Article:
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by Mark Reutter8:45 amOct 31, 20180

Question G would undercut independence of Baltimore Ethics Board, chairwoman says

The currently embattled director of Legislative Reference is also the chief advisor to the Ethics Board, which raises more questions about the wisdom of Question G

Above: Baltimore’s Ethics Board is responsible for policing lobbyists and financial disclosure forms by city officeholders. (news.utexas.edu)

Talk about unintended consequences.

Linda “Lu” Pierson says that Question  G – the controversial referendum issue that would tether the director of Legislative Reference to the mayor and City Council president – would also have a negative impact on the Ethics Board she has chaired since 2010.

“The way our board is now structured is about as neutral and independent as you can get. Question G has the potential of making the board less independent,” she told The Brew.

The reason is arcane even by City Hall standards: the director of Legislative Reference is also the chief advisor to the Ethics Board.

By making the director of Legislative Reference an “at will” employee of Mayor Catherine Pugh and Council President Bernard C. “Jack” Young – as Question G does – that same employee is placed in a very awkward position on the Ethics Board.

“Our director may be faced with having to handle an ethics complaint against one of the two people who appointed him,” Pierson said.

This can’t happen at present because the director of Legislative Reference is appointed by a special board with non-political members, such as the president of Johns Hopkins University, and is protected by civil service regulations that bar arbitrary firings.

Rule Against Your Boss?

The potential for future conflict is not theoretical.

Over the summer, Mayor Pugh pressed the Ethics Board to exempt her office from the requirement of getting prior approval before soliciting money from private parties, especially from “controlled donors” who do business with city government.

• MORE: A legal scholar caught in the quicksand of a City Hall power grab

Pugh argued that a blanket ethics waiver would allow her to accelerate her efforts to raise private funds to combat homelessness, support educational programs, fight crime and enhance recreational opportunities for children.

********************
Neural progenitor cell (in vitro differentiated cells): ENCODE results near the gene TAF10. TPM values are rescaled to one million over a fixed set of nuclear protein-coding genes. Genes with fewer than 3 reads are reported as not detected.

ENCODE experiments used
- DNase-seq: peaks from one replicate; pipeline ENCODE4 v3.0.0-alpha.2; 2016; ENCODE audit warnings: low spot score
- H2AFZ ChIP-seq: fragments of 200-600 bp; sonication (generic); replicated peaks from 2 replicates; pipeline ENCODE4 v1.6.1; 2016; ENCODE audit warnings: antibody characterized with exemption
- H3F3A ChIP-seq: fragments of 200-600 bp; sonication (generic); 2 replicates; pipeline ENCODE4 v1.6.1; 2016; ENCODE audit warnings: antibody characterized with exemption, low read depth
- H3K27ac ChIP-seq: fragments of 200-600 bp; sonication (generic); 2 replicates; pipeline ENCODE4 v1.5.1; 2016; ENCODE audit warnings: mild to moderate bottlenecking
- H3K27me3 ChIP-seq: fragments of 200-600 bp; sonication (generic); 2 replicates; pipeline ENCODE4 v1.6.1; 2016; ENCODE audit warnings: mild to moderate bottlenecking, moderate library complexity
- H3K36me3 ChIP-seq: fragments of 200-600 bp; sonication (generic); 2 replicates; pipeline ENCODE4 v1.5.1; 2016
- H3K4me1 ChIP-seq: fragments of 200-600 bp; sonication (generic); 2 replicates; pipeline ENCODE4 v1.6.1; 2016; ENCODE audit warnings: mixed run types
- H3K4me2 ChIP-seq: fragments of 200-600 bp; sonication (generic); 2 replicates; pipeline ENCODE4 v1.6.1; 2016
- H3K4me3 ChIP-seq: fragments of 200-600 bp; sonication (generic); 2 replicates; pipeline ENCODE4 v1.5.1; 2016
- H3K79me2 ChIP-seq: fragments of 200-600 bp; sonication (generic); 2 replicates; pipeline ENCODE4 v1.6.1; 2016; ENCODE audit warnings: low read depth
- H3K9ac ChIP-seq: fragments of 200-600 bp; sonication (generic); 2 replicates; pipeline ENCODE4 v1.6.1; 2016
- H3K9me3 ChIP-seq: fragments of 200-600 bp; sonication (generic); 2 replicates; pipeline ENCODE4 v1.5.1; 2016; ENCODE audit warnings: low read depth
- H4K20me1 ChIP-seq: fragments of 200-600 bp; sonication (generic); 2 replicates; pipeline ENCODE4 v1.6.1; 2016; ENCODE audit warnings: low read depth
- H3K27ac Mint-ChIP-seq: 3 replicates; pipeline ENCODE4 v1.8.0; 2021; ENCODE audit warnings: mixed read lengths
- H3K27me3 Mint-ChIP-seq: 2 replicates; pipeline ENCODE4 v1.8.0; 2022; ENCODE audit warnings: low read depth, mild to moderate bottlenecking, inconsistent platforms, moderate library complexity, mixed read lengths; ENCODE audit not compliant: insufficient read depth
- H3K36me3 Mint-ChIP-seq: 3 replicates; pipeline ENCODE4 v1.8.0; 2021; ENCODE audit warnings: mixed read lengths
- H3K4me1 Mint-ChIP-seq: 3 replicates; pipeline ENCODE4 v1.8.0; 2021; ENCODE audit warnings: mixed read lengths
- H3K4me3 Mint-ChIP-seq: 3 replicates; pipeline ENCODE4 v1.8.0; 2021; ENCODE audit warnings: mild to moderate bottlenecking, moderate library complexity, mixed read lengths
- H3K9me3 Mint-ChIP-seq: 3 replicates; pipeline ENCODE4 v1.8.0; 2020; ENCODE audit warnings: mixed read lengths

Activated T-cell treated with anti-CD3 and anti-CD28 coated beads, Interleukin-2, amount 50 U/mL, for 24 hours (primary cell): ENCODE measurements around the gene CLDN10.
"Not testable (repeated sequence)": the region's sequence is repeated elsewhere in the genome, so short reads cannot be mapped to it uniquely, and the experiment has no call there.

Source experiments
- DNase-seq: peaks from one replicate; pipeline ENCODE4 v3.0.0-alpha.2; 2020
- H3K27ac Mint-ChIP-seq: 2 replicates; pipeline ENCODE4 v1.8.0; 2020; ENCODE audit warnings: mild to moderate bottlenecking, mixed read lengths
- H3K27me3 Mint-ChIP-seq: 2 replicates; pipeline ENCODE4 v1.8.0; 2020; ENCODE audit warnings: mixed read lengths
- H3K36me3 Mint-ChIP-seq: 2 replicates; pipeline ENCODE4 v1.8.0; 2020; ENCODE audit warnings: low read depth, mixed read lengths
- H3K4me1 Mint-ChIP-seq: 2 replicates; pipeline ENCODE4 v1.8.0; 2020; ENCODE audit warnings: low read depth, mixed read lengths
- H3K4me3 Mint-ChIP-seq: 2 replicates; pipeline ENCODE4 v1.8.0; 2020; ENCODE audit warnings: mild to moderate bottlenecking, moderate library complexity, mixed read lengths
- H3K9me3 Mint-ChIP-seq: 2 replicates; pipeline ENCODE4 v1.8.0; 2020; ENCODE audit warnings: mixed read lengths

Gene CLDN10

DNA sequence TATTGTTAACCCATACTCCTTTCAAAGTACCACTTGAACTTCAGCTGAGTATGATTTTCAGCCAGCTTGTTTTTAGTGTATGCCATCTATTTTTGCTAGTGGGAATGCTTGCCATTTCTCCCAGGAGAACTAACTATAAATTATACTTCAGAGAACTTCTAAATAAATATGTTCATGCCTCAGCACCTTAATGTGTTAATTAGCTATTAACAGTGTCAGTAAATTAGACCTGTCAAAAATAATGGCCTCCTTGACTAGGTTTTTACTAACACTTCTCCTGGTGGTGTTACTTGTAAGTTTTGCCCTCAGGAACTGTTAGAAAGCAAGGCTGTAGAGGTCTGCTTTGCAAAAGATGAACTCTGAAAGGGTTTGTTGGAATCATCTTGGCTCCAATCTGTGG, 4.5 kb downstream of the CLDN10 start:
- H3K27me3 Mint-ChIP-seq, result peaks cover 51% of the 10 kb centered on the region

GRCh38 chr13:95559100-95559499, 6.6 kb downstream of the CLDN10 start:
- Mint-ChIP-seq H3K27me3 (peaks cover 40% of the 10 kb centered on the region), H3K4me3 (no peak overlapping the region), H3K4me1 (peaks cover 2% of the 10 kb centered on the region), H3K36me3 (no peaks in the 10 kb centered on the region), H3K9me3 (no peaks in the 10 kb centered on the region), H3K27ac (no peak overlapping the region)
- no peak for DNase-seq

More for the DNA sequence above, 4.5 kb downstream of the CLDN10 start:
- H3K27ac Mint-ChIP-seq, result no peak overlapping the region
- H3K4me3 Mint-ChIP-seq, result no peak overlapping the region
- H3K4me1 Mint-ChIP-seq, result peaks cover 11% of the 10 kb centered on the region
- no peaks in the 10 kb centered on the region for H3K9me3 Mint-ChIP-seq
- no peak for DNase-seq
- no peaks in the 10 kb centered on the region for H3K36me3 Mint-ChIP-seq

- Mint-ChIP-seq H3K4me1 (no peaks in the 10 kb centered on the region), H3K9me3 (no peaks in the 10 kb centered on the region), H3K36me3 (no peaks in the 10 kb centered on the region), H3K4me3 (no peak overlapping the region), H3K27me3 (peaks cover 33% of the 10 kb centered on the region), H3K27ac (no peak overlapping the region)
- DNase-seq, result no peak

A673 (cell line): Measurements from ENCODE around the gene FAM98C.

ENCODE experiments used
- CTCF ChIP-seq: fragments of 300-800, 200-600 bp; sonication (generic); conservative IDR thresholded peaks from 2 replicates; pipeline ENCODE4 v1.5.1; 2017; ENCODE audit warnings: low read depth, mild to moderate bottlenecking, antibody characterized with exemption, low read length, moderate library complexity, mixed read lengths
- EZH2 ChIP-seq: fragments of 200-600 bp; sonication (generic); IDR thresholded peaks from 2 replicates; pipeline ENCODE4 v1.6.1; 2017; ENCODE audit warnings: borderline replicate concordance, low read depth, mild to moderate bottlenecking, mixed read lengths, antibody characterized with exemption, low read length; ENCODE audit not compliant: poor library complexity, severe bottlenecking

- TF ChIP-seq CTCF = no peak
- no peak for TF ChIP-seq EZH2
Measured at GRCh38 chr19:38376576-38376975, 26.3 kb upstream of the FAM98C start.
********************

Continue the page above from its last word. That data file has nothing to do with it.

In September, the Ethics Board concluded that it could not grant her “a plenary waiver of its standard, citywide restrictions and procedures for solicitations of this sort.”

The opinion was written, according to Pierson, by Avery Aisenstark, whose job status is under threat by Question G.

Which raises this question: Would a future ethics advisor opt to make a similar ruling?

Excerpt of letter from the Ethics Board denying Mayor Pugh's request for blanket exemption from ethics rules that bar city employees from raising money for charitable causes without prior approval. (Baltimore Ethics Board)

Excerpt of letter denying Mayor Pugh’s request for blanket exemption from ethics rules that bar city employees from raising money for charitable causes without prior approval. (Baltimore Ethics Board)

An Angry Jack Young

Aisenstark has been the advisor to the Ethics Board and director of Legislative Reference since 1996. Over the years, he has raised the hackles of some elected officials.

In late 2012, Aisenstark was asked to draft three versions of an ethics bill under consideration by the City Council. One of the bills was favored by Council President Young. Another had the support of Pierson and the Ethics Board, according to City Paper reporter Edward Ericson Jr.

Young engineered his version of the bill through the Council, but not before, reportedly, privately raging against Pierson and Aisenstark for backing a more restrictive bill.

Young and Pugh were the chief architects of Question G – Young got the Council to pass the ballot initiative, and Pugh established a charter review commission that zeroed in on Legislative Reference as a target for “reform.”

Pierson said the board has not taken a formal position on Question G, but she voiced her concerns about the measure – to no avail – in a meeting with Pugh’s senior staff.

If Question G is approved by voters next Tuesday, Aisenstark will be required to submit his resignation by January 1, 2019.

At that time, an “ad-hoc committee” appointed by Young, Pugh and Comptroller Joan Pratt will make recommendations as to who should be the next director of Legislative Reference – and, by extension, chief advisor to the Ethics Board.

And who makes the final determination?

“The Mayor and the President of the City Council are required to jointly appoint and remove the Director of Legislative Reference,” specifies Question G.

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